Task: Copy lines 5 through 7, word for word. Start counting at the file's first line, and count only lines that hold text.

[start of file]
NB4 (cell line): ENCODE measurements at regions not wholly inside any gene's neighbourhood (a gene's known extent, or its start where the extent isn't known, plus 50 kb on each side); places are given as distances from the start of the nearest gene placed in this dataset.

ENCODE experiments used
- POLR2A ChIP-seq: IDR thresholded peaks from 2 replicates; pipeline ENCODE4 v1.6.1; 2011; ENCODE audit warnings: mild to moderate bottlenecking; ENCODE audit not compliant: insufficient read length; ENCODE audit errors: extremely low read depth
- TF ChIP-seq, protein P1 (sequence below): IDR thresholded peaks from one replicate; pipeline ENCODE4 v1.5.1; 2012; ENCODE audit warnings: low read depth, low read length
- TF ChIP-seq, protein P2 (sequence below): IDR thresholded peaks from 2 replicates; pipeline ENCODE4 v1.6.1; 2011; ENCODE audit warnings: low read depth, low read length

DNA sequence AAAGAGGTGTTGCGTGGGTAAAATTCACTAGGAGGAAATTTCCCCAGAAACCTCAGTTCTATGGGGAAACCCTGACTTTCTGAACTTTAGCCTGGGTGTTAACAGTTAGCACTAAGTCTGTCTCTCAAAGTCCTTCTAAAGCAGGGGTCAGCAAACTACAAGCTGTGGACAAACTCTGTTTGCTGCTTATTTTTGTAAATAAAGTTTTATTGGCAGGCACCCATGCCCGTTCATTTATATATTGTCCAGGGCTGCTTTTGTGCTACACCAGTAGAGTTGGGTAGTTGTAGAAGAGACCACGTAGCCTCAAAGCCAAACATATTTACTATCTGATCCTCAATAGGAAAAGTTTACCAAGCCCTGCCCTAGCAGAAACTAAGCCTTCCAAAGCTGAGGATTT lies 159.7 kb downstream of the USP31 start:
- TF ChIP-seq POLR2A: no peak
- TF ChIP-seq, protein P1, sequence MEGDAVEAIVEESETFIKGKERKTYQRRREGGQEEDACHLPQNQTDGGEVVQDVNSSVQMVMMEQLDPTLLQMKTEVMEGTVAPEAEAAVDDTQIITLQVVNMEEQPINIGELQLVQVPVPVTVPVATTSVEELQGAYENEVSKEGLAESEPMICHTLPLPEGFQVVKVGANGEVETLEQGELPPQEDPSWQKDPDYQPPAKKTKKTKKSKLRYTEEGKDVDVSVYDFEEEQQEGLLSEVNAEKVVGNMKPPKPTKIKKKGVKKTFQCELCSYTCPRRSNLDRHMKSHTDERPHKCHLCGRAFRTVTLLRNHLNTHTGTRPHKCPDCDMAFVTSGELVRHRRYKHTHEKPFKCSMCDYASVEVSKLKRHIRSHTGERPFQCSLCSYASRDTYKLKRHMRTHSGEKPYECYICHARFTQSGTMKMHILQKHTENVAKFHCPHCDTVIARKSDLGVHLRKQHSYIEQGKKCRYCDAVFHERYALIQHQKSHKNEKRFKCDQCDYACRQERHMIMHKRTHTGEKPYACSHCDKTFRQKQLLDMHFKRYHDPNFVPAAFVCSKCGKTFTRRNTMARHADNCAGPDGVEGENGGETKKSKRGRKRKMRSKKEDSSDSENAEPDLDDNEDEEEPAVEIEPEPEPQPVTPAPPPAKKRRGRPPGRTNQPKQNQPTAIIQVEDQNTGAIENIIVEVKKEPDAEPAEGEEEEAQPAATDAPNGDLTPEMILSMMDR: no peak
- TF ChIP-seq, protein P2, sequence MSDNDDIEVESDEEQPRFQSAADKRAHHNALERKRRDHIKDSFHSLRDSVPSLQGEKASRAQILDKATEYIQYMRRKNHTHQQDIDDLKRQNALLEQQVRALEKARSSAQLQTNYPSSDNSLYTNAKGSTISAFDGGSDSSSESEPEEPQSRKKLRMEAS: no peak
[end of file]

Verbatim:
- TF ChIP-seq, protein P2 (sequence below): IDR thresholded peaks from 2 replicates; pipeline ENCODE4 v1.6.1; 2011; ENCODE audit warnings: low read depth, low read length

DNA sequence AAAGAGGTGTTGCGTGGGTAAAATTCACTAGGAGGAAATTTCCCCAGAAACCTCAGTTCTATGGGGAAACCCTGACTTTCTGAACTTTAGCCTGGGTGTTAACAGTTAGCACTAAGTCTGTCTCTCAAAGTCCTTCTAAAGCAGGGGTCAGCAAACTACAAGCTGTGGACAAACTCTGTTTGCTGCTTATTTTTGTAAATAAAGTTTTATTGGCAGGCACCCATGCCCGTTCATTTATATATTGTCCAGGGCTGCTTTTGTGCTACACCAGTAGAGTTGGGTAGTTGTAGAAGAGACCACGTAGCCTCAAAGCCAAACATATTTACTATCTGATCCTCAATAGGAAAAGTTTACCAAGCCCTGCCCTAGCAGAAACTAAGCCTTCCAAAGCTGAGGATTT lies 159.7 kb downstream of the USP31 start:
- TF ChIP-seq POLR2A: no peak